- Written by Chris Eberle and Ross Jones
- Published on 22 February 2010
- Optoma HD20 Single-chip 1080p DLP Projector
- Page 2: Design of the Optoma HD20 DLP Projector
- Page 3: Setup of the Optoma HD20 DLP Projector
- Page 4: The Optoma HD20 DLP Projector In Use
- Page 5: The Optoma HD20 DLP Projector On the Bench
- Page 6: Conclusions About the Optoma HD20 DLP Projector
- All Pages
The HD20 is very lightweight at 6.4 pounds, and its white gloss curved shell makes it look like a more expensive unit. The back panel of the HD20 includes two HDMI inputs, as well as component video (Y, Pb, Pr) and VGA/SCART computer connector. The back panel also includes a 12 volt trigger. The manual zoom ring is on the top of the projector; the manual focus ring is on the lens, which includes a rubber lens cap. The side-venting fan was not as quiet as some of the other projectors reviewed in this series, but was never intrusive.
The HD20 has four image presets: Cinema, Bright, Photo, and Reference, along with a User adjustable preset. For my viewing, I chose the Reference setting, even in ambient light conditions during daytime viewing. There are two basic color settings, warm and cold. Advanced user-level video settings included separate R, G, and B gain/bias, and four pre-set gamma settings (film, video, graphics and standard) with the ability to offset the start level of base point in the gamma curve.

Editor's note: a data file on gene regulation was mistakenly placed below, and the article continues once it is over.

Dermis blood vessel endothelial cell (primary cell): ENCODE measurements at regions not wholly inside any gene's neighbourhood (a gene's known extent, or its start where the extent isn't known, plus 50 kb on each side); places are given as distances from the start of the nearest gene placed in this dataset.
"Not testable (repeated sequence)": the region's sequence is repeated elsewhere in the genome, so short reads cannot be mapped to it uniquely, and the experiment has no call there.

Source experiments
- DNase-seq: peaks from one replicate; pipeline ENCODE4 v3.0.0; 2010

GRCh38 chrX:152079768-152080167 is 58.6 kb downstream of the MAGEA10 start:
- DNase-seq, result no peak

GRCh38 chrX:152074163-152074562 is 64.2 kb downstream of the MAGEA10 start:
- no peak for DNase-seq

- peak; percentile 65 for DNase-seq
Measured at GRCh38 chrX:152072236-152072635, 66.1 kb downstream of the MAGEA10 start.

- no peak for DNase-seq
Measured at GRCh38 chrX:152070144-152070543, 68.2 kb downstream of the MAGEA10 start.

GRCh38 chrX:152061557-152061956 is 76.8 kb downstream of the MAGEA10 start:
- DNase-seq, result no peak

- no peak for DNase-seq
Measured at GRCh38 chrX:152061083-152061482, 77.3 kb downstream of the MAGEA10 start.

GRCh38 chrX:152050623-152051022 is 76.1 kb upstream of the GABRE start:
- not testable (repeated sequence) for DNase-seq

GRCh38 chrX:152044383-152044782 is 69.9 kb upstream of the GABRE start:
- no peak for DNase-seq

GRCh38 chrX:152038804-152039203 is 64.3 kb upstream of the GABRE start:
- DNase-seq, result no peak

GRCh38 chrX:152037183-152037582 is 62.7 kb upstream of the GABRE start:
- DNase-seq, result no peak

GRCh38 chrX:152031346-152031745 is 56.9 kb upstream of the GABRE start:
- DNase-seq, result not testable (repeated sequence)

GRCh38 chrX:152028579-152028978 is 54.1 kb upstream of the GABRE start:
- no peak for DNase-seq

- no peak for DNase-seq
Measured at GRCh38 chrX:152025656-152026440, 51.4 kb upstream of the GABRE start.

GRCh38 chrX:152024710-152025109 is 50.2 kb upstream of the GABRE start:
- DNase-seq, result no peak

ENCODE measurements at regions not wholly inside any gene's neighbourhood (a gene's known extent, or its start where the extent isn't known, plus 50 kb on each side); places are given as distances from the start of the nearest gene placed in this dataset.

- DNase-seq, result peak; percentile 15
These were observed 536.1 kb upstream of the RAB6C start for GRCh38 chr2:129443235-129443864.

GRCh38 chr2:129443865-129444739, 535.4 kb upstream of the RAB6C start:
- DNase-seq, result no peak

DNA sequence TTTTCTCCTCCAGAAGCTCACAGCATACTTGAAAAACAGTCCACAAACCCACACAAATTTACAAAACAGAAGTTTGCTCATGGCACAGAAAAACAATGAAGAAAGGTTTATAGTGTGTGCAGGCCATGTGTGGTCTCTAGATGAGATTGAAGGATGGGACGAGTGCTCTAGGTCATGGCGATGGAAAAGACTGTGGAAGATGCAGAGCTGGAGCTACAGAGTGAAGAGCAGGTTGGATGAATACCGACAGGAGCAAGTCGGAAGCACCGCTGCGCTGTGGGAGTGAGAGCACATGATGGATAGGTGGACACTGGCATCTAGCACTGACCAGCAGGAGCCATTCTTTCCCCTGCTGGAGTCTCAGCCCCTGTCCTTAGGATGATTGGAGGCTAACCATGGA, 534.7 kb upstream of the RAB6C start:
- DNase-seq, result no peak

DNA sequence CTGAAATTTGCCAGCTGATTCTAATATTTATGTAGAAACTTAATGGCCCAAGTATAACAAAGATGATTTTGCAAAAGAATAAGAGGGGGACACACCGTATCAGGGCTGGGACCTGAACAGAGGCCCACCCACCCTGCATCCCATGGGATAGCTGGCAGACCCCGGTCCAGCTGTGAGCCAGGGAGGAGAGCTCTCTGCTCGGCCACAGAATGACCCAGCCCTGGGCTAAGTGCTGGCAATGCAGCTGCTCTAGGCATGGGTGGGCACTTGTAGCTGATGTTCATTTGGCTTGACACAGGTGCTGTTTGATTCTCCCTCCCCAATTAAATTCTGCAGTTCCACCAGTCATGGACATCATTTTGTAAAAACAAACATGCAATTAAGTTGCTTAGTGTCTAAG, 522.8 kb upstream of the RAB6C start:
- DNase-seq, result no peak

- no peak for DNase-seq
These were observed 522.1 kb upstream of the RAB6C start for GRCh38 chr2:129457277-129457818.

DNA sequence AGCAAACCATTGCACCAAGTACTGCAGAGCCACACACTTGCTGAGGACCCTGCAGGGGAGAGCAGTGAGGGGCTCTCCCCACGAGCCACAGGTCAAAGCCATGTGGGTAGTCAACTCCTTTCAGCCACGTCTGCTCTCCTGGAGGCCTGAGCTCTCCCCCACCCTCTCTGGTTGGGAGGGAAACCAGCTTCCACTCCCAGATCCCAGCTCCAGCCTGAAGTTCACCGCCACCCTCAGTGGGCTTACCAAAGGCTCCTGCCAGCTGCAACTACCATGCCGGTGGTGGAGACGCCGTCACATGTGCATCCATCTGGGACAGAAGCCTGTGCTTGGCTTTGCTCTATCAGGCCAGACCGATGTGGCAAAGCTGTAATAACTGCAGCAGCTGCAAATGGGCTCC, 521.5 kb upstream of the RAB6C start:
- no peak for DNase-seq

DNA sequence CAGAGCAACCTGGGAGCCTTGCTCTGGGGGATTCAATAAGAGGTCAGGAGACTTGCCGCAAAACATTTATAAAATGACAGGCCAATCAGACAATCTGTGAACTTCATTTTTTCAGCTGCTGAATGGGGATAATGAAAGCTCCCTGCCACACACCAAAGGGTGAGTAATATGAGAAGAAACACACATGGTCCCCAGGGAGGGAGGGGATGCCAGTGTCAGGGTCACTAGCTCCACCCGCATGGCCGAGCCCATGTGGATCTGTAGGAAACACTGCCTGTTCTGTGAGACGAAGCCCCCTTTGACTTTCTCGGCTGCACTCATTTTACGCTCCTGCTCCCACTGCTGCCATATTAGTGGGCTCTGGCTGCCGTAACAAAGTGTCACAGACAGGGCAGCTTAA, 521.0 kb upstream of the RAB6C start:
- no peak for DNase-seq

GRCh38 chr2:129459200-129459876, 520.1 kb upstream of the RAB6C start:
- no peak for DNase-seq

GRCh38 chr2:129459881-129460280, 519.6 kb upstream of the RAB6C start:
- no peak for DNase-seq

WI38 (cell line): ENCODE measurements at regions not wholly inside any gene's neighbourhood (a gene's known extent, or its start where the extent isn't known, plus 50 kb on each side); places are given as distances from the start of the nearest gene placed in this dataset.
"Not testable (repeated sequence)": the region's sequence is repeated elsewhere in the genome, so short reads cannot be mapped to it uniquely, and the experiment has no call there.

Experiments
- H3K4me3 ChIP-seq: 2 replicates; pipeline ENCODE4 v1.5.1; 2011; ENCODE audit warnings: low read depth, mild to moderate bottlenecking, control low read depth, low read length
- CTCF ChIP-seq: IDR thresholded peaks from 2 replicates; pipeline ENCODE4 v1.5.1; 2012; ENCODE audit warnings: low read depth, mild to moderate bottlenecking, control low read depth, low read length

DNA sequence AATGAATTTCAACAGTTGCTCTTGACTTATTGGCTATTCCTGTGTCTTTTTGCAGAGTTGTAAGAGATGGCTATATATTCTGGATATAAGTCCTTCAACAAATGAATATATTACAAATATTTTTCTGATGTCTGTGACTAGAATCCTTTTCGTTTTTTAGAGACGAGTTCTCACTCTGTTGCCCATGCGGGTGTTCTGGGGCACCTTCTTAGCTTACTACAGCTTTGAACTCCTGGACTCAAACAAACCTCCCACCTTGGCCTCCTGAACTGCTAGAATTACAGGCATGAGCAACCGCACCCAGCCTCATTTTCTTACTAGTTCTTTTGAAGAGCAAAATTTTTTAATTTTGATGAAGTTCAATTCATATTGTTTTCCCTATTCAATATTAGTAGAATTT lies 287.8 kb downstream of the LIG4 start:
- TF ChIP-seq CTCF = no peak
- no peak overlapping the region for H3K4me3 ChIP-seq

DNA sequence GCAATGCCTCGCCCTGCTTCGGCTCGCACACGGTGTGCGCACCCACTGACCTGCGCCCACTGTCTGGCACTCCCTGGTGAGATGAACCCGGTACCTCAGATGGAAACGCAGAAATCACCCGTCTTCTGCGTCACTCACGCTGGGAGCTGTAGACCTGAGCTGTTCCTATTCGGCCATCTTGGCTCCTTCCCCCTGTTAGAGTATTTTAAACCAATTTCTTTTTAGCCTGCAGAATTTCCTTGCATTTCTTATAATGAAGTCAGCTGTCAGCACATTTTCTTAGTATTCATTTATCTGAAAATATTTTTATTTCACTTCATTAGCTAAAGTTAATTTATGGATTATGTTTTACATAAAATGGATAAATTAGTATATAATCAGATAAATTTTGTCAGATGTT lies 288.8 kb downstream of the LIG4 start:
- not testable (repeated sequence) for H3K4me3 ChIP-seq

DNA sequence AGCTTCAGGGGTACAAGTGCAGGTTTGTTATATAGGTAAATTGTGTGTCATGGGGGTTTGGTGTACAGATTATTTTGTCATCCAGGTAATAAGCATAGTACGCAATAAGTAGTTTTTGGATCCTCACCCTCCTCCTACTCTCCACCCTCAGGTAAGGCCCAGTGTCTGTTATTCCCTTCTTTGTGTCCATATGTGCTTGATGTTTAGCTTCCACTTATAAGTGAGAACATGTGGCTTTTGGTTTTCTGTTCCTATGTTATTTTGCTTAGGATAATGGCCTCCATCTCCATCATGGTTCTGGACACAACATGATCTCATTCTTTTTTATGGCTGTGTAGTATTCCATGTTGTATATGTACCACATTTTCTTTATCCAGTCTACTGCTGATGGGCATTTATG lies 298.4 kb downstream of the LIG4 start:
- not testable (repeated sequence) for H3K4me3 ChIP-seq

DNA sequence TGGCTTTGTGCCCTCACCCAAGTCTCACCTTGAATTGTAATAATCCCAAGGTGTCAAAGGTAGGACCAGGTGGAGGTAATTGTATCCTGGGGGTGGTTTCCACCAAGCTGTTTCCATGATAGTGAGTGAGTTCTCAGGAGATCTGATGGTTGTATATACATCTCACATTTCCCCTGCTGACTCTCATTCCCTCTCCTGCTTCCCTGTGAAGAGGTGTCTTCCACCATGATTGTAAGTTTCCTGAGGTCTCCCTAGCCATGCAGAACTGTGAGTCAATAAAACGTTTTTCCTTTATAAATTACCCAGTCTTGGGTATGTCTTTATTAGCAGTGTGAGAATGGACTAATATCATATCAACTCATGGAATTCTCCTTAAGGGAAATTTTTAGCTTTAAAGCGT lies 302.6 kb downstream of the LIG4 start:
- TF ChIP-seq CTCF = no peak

The HD20 does not have an adjustable iris, which is to be expected at its price. Instead, the Optoma has something called “Image AI,” which is supposed to adjust the lamp brightness according to the source material. I gave it a try, but the brightness ramping up or down took several seconds and I found it distracting. Also, the Image AI doesn’t work with scenes with both bright and dark segments, so I turned it off.
The small back-lit remote allows the user to switch between inputs, picture modes, contrast and brightness adjustments, and output image scaling (including 16:9, 4:3, and LBX-which stretches nonanamorphic 2:35:1 material to full screen width).
At $999, the Optoma doesn’t use one of the name brand processing solutions such as Faroudja or HQV. I don’t have an extensive DVD collection, so watch very little standard-definition content. When I do watch standard DVD, I usually let the HQV Reon-VX chip in my Integra DTR 8.9 handle upconverting of standard DVD images. However, I was pleasantly surprised by the performance of the HD20’s internal processing solution.